Antibodies present in breast milk play a key role in the early development of the intestine and its bacterial passengers and should be considered as an additive for formula feeds in some situations, a study has shown.
The benefits of breast-feeding have been known for many years and include a reduced risk of allergies, diarrhoeal diseases and subsequent inflammatory bowel diseases.
This is thought to be due to changes in the intestinal bacterial microflora, which occur in response to dietary factors.
An important component of breast milk are antibodies, which are secreted into the milk from the mother's bloodstream and are notably absent from milk formula feeds.
But what effect these antibodies might have, if any, on the spectrum of bacteria that take up residence in the intestines of both young animals and adults wasn't known.
To find out, Eric Rogier and his colleagues at the University of Kentucky took the ingenious step of engineering mice that could produce milk that lacked these antibodies. In this way they could separate any influence of the antibodies from the other components of the breast milk.
Writing in PNAS, the team counted the diversity of bacteria present in the guts of pups and adults reared either by normal mothers, or mice with milk lacking the chief IgA antibody normally present in breast milk.
Antibody IgA in the milk, they found, altered the levels of over 1000 bacterial species in young animals. This persisted after weaning into adulthood, with differences in nearly 500 bacterial species measured in weaned animals.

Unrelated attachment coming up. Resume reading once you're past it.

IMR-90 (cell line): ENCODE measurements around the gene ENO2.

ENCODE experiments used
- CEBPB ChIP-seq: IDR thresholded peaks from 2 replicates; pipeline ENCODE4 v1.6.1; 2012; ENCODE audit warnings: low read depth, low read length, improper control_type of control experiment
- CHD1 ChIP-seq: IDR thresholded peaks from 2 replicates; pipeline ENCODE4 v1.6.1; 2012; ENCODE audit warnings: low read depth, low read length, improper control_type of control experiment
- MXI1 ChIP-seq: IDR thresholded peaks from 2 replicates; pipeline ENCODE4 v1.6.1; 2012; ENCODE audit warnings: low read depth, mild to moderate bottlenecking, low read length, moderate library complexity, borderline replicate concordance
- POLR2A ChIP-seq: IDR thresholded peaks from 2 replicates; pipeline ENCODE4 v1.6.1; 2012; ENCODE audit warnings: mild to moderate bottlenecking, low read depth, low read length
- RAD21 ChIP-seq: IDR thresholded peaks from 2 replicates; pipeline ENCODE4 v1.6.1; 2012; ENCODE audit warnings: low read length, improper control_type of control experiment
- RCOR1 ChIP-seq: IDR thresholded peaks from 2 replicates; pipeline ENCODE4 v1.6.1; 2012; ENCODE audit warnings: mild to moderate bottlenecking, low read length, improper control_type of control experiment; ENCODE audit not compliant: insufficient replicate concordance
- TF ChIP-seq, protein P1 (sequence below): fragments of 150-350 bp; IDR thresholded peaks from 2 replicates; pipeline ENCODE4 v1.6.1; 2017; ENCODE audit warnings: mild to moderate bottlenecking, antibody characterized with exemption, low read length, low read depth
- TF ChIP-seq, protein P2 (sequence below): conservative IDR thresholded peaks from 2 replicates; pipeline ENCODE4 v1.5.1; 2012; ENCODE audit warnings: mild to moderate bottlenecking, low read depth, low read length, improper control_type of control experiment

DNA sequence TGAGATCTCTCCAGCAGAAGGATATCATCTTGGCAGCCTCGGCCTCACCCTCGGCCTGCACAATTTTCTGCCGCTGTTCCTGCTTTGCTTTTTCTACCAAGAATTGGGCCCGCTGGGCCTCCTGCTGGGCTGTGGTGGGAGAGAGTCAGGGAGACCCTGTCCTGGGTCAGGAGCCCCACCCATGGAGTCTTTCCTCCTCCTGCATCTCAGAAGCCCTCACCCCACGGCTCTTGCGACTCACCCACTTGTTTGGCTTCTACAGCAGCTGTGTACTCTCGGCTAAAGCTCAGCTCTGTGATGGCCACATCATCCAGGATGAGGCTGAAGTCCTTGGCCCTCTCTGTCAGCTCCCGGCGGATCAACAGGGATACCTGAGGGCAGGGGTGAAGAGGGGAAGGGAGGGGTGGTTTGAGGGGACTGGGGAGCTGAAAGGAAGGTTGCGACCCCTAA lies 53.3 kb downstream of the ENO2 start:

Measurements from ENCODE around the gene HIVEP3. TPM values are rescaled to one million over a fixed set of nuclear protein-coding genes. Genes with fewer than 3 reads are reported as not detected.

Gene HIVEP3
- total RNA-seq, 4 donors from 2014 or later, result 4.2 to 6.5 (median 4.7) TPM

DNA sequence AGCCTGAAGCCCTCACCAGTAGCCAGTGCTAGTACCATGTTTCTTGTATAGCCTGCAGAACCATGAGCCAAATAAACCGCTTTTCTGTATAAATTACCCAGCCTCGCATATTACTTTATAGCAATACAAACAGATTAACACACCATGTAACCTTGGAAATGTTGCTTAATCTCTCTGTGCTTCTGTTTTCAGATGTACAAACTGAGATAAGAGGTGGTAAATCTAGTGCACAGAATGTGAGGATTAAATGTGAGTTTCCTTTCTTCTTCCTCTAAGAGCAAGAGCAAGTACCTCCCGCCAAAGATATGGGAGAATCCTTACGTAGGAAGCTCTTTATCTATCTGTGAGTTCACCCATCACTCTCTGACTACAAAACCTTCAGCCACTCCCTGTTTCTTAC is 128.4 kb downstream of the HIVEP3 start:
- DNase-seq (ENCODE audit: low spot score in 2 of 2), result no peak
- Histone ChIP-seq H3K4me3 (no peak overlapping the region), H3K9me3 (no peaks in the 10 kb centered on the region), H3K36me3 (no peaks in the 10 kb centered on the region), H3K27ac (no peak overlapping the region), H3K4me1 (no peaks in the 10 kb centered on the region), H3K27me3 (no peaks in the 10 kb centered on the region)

When the team studied the lining and lymph glands of the intestines of young mice, they found that the absence of antibodies in breast milk was leading to higher levels of bacteria invading the lymph glands and evidence of biochemical stress and altered gene expression in the epithelial cells which coat the gut surface.
The changes to the spectrum of bacteria in the guts of mice reared on milk lacking the antibody were also similar to changes documented previously amongst human patients with inflammatory bowel diseases.
On the basis of their findings, the Kentucky team conclude that "oral administration of purified IgA could be investigated as a biological therapy for intestinal infections and inflammation, particularly in formula-fed infants..."
The article did not discuss Colostrum.
I question how they would get the levels or the specificity just right. And if you accidentally oversupplied infants with passive IgA immunoglobulins, would it prevent them from developing their own? cheryl j, Fri, 7th Feb 2014